Visions Of Victory — The Hopes Of Eight World War II Leaders, by Gerhard L. Weinberg

Gerhard L. Weinberg (Cambridge University Press, 2005, 292 pp., $25 — ISBN 0521852544)

Given the limitations of space available for each of the eight leaders this story has to be broadbrush in some respects, but is narrowly focused in another way. A more appropriate title would be, “Visions of Post Victory.” These were forecasts, plans for the future, based on the conviction by each leader that he would emerge victorious. During the conflicts, these men had to concentrate on winning the war, but the strategy was often influenced by how they hoped the world would be when the fighting ended. Each had his plan for that shape, and they obviously varied widely, even among the allies. Some of these visions seem fantastic now, such as the extermination of Jews worldwide, but they were what drove very real actions at the time. Weinberg assesses how events were impacted by this concern for the future and how those visions changed as conditions changed. They were not abstract musings, but catalysts for military and diplomatic decision.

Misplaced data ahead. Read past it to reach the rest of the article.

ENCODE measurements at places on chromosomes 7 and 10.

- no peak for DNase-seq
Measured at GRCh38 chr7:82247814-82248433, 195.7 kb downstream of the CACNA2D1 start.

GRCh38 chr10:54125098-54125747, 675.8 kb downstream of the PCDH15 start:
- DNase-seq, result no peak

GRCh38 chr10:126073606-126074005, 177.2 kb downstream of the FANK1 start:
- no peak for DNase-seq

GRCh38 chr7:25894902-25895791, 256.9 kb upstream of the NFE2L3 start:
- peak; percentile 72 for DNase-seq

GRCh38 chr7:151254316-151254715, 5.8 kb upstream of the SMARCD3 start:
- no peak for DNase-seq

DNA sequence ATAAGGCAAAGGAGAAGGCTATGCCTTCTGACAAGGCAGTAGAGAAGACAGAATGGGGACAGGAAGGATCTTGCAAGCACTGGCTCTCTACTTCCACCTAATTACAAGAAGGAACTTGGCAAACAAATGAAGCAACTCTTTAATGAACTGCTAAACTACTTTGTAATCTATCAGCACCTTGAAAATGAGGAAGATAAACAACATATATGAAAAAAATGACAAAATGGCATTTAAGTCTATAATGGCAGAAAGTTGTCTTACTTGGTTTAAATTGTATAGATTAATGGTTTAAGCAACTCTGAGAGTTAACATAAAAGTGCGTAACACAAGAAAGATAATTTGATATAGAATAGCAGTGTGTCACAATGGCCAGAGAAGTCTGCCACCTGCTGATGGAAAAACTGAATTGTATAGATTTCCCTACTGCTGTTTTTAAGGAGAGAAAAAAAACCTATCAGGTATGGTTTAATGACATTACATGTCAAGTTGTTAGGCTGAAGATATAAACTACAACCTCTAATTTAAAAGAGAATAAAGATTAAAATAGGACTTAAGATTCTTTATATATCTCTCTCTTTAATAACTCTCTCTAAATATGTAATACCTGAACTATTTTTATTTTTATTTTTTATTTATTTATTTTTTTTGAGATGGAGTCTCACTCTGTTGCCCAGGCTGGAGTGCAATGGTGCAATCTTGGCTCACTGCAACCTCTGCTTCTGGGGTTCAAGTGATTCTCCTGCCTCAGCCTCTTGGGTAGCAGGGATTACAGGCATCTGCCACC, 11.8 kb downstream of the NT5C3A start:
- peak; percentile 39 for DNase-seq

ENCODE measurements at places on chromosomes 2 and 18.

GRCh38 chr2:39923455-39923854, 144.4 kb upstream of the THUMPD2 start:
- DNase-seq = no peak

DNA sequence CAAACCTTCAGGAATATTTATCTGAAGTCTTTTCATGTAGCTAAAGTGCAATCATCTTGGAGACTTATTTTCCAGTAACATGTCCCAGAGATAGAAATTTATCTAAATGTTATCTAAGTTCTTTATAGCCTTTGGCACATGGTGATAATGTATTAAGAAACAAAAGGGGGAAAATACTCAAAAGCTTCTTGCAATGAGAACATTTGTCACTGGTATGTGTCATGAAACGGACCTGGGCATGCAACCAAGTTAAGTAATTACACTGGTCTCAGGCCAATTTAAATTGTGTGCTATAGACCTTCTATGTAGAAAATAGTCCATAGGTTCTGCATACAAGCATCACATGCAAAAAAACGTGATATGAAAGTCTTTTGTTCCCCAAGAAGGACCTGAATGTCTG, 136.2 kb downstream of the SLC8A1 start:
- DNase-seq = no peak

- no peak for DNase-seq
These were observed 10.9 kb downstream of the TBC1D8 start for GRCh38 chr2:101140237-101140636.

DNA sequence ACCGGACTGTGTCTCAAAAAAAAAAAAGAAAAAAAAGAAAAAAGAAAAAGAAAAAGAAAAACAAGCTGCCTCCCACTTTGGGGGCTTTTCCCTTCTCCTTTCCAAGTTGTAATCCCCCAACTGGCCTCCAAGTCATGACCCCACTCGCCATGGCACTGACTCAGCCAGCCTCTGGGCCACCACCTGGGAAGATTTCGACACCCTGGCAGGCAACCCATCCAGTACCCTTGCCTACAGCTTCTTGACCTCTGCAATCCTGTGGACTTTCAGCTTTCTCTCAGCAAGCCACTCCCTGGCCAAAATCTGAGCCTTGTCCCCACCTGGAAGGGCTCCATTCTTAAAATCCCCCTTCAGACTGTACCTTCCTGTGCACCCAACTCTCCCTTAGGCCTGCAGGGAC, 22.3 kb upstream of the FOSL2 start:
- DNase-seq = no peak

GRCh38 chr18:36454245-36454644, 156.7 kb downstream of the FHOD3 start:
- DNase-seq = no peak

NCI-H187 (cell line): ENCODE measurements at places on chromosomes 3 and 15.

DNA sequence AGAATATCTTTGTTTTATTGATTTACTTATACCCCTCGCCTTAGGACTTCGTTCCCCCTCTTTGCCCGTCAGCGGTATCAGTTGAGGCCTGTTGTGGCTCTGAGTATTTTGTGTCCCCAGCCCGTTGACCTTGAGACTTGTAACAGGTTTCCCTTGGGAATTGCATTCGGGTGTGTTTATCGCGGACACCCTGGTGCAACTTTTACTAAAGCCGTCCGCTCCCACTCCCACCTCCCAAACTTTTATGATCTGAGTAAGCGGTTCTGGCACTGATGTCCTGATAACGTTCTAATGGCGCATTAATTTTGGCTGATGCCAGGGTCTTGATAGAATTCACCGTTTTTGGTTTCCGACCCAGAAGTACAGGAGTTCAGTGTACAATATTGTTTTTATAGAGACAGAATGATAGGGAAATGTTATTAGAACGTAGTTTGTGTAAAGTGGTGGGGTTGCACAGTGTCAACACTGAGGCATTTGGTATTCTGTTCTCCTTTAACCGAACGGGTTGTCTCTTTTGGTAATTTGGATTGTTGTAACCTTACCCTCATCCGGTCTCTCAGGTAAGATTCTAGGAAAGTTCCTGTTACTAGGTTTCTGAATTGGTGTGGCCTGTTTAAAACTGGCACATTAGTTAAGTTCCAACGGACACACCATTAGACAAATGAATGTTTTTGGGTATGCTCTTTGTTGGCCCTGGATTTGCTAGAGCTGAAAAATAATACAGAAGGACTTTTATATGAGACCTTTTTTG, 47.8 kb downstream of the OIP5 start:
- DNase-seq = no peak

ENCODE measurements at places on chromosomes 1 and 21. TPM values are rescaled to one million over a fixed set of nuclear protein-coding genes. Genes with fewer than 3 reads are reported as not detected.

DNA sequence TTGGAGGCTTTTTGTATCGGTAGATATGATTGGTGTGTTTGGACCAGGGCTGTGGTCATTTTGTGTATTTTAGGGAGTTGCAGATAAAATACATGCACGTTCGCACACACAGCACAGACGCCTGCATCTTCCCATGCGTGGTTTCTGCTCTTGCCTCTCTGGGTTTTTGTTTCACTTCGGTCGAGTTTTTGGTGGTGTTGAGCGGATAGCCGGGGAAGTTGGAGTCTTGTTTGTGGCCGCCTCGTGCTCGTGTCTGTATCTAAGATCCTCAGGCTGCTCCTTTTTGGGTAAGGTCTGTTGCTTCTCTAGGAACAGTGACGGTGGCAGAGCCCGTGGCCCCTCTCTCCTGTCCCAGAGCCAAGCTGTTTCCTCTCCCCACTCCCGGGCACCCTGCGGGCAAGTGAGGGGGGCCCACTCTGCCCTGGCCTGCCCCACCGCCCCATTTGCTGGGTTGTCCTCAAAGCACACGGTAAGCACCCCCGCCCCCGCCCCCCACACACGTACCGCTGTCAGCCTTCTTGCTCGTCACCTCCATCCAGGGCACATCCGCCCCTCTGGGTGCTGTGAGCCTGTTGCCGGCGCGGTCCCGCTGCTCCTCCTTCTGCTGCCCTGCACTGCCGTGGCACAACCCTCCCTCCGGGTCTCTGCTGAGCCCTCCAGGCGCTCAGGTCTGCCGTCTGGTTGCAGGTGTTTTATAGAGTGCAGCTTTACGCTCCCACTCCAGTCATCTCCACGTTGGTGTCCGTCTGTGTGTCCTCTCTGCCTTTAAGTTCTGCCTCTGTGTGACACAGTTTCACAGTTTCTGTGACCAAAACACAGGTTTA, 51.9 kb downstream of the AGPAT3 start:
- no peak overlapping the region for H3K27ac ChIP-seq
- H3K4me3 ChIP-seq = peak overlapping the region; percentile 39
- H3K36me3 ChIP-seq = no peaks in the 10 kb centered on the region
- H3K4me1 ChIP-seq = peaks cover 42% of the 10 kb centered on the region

The book ends with a 23-page chapter on “The Real Postwar World,” showing how the hopes of the eight leaders differed from the actual situation. Of particular interest is what happened to these dreamers and their countries. We would expect those who lost to have disappeared, but it is remarkable how well their countries have done over time. The winners left the scene at different points and varying circumstances. Today, China and the United States may be closest to those aspirations of half a century ago.

Weinberg is the author of numerous publications on the origins and course of World War II. Here, he casts new light on an aspect that has not been covered in this fashion. The result is an original and imaginative study of the history that might have been.